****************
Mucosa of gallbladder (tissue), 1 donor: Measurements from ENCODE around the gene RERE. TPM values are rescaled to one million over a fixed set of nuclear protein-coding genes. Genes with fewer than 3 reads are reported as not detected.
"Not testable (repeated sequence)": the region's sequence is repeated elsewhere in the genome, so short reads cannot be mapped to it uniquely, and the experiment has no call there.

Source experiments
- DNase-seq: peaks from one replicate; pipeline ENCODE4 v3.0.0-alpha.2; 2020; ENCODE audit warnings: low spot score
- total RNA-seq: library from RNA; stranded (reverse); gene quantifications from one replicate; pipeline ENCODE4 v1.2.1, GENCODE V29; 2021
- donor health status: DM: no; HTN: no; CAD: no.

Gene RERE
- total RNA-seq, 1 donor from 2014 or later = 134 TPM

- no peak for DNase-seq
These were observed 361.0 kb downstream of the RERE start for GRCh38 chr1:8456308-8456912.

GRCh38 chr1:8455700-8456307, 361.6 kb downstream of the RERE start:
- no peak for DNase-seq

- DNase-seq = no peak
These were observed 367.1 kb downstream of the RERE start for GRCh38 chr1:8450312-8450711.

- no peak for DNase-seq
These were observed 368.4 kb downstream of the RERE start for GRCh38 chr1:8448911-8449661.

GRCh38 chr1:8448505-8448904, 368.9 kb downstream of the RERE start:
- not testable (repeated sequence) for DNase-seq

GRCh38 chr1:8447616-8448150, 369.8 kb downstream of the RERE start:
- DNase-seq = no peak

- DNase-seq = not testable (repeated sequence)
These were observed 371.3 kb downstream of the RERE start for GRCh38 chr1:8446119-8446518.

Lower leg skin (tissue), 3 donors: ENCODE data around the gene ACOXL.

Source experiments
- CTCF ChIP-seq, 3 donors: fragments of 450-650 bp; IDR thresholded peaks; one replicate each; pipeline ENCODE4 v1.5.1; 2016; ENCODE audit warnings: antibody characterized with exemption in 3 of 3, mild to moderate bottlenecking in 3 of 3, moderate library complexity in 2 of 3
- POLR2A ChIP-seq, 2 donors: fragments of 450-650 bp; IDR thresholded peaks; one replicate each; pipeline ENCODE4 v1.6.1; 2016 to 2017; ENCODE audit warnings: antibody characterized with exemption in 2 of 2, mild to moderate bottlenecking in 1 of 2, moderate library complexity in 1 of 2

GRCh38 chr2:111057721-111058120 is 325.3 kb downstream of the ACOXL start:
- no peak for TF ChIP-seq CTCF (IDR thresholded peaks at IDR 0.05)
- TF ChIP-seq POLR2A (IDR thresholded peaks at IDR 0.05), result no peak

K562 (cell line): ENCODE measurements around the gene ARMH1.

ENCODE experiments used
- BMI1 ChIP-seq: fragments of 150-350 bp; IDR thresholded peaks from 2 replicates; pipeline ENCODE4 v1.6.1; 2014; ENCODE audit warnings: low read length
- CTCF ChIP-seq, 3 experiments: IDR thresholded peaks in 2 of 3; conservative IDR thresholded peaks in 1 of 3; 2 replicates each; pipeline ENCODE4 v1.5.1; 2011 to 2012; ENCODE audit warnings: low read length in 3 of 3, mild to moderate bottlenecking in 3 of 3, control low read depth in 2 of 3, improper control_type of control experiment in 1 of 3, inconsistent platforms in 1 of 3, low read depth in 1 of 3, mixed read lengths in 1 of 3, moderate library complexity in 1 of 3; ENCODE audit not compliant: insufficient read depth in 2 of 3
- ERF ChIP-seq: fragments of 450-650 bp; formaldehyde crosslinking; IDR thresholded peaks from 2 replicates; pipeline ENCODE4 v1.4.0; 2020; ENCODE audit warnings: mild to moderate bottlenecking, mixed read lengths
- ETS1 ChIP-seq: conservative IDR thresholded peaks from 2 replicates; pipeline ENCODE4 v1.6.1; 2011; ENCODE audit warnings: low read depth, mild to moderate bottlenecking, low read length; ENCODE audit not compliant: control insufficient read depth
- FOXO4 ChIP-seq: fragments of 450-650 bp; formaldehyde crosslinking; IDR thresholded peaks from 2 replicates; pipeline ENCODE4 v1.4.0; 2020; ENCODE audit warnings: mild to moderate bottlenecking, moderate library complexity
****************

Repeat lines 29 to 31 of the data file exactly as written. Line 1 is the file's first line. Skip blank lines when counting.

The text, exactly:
- TF ChIP-seq POLR2A (IDR thresholded peaks at IDR 0.05), result no peak

K562 (cell line): ENCODE measurements around the gene ARMH1.

ENCODE experiments used